This is without a doubt the best advice my mother has given me. Not to worry in advance about what might happen, what could happen but to sit with the information you have now; to know what you know and to not jump ahead.
Coincidentally this advice given to me regularly throughout my childhood also sits closely with the work I chose as an adult. I use mindfulness as a platform for a lot of the coaching I do with individuals and organisations. I encourage people to not dwell on the past or project into the future but to try and stay in the present as a means of looking after their health and also a way of resetting and recharging in a world that moves at a very fast pace. It is interesting to me the sage advice my mother gave me in the 70’s is probably even more relevant now given the challenges of our current world.
I often say to individuals and groups that the beauty of mindfulness is the things we always knew felt good and felt right we now know are good for us. We now know so much more with all the research that is available on the practice of mindfulness and what how the brain works. This of course is true for me as certainly when Mum said it to me, she was not citing current research she had just learnt throughout her life that worrying about things ahead of time was not helpful. She knew that when life did hit hard as it inevitably does at times there was always enough time to deal with whatever had come up.
Interestingly this advice has served me well in later life in dealing with my mother’s battles with cancer. Little did we know that the advice she gave me at ten would also help me when I was 40. At ten it was to not worry about maybe missing out on something or worrying about what my friend may or may not be doing; but just to wait and see how things unfold, see what really happens and not to jump to conclusions. At 40 this advice also proved invaluable when mum was diagnosed with cancer.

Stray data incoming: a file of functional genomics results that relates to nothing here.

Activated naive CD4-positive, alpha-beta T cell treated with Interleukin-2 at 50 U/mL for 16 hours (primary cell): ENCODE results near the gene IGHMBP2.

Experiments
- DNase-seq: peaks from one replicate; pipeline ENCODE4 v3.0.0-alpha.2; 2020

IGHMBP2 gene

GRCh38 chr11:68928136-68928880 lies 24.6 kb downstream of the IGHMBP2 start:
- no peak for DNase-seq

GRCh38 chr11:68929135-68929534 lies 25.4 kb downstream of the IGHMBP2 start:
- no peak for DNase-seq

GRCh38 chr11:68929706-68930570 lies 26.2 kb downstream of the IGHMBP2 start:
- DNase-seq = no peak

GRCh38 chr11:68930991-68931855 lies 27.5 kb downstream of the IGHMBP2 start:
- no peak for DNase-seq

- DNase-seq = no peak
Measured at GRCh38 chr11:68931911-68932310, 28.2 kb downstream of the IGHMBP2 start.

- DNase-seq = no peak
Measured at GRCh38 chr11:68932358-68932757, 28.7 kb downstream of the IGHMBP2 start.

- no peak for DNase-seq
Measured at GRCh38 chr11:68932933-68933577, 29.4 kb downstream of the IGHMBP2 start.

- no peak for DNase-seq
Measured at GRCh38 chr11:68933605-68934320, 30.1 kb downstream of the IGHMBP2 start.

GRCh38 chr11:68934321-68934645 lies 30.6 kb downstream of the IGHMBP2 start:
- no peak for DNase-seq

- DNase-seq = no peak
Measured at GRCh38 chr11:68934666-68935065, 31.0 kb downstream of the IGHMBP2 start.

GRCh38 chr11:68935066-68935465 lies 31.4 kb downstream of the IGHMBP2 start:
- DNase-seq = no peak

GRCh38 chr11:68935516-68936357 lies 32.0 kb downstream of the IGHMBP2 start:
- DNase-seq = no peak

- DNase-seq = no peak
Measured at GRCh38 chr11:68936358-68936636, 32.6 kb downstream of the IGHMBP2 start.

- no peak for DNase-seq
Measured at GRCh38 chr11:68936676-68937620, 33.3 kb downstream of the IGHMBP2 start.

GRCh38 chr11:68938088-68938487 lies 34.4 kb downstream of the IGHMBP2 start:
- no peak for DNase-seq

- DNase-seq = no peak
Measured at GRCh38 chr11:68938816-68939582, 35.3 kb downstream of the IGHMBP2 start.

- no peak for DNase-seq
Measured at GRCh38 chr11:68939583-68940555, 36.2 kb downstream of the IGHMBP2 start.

My instinct would always be to google and find out as much as possible and whilst there is nothing wrong with being informed, I slowly learnt to wait. There were so many opportunities to sit and worry about a plethora of “maybes” that thankfully never happened. So; I took my mother’s advice and decided to wait. Wait and hear the test results, wait and hear the treatment plan and then to wait some more to see how that all it all unfolded. Thankfully after five battles with cancer I am happy to say I will be celebrating Mother’s Day with Mary next weekend. There have been plenty of things to worry about but there are also plenty of scenarios I could have spent time worrying about but luckily never eventuated. Apart from the benefit of not worrying about things that never happened I also know that if my mind had run off to the “maybes” that I would not have been as available to Mum in a time when she really needed me.
So, whilst mindfulness maybe be the current buzzword, I feel fortunate to have had Mary encouraging me from when I was very young to stay in the present and not to worry about things until I had to! Happy Mother’s Day Mary!